I’ve spent a good chunk of my life in bookstores. When I was a kid, I made loitering in bookstores an artform. There were holes in the carpets of my local Waldenbooks in the shape of my butt. Later in life, I practically lived in the Barnes & Noble my mom managed. That lasted until I started working in my own B&N throughout my college years. After a career in yachting, I worked in an indie bookshop while working on my novels.
I spent much of these working hours dreaming of opening my own bookstore one day. I had a vision of what a bookstore could be. When I worked in my last bookshop, Amazon was already the 900 lb. gorilla in the bookselling biz, but I knew there was a way to coexist. People still wanted to wander in and discover something new to read. Curation and physical browsing were the advantages of small shops. My beloved Waldenbooks went out of business because of the failure of their parent company. I blogged years ago that this was a premature death. I also blogged about my ideal bookstore. I thought I’d have to build it one day.
Thank goodness, someone beat me to it.
On 34th street in Manhattan, between 5th and 6th, there’s a bookstore like no other. If you think Amazon’s foray into bookstores is a bad idea, or a loss leader, or just a place to showcase their electronics, or a fad that will crash and burn, you are wrong, wrong, wrong.
I didn’t quite know what Amazon’s play here was. I didn’t know what to expect when I dropped into the store. What I found was a revelation. And if you’re traveling to New York, you should add this shop to your to-do list. If you love bookstores, you’re going to love what Amazon has built.
Every book in the store is face-out. Every book in the store has a 4+ star review average. The shelf talkers (those little cards beneath the books) have a blurb from an online customer review. There are no prices on the books; you pay the current price on Amazon, which is almost always lower than the list price. Both times I visited this store (and I went to the one at Columbus Circle as well), the place was packed. These shops are going to make Amazon money; they are going to sell tons of books; they are going to become the recognizable bookstore chain across the country and probably around the world.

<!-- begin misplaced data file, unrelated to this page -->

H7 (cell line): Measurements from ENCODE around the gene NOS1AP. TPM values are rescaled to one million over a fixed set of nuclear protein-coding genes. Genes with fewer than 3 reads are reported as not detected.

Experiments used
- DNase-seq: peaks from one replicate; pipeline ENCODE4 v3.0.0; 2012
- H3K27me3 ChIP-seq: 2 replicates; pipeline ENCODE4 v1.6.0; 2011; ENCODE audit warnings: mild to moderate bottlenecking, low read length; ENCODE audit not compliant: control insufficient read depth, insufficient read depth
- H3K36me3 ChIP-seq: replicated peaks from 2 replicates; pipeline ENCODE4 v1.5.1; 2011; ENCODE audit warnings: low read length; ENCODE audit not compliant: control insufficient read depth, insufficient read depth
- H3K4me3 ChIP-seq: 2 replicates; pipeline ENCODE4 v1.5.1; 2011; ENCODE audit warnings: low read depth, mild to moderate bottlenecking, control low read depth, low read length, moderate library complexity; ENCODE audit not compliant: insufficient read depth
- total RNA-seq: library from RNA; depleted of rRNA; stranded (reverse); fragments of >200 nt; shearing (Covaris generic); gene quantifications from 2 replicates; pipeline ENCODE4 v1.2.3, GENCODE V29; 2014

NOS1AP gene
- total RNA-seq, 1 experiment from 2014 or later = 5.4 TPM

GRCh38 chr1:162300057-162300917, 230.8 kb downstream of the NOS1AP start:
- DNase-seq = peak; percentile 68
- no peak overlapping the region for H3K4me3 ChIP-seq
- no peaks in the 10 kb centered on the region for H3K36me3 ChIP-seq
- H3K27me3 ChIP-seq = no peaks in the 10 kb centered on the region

You know it the moment you step inside.
The hallmark of a successful bookstore is simple: It pairs readers with books they’re excited to read. What Amazon has done here is nothing short of brilliant: They’ve reduced the number of books available to the shopper. Where B&N and Borders would assault you with choices (and yet rarely have the particular book you were looking for), Amazon is going against the grain of their online bookstore, all while leveraging the big data mined from its online shoppers. The paradox of choice is that it disinclines us to choosing at all. Research shows that too many options causes shoppers to walk away empty-handed. At this shop, it feels like you can’t lose. Every book is selected to please. And Amazon knows better than any other bookseller which books are pleasing readers the most.
One of my favorite sections in the store reminds me of the “also-boughts” on Amazon.com. You know, the books suggested beneath whatever book you are currently browsing. The way they laid this out is brilliant: you’ve got a column of widely popular books on the left side of a bank of shelves, and on the rest of each shelf you’ll find several books you may not have heard of that are similar, or that share a theme. If you’ve read any of the books on that shelf, the other books will probably appeal to you.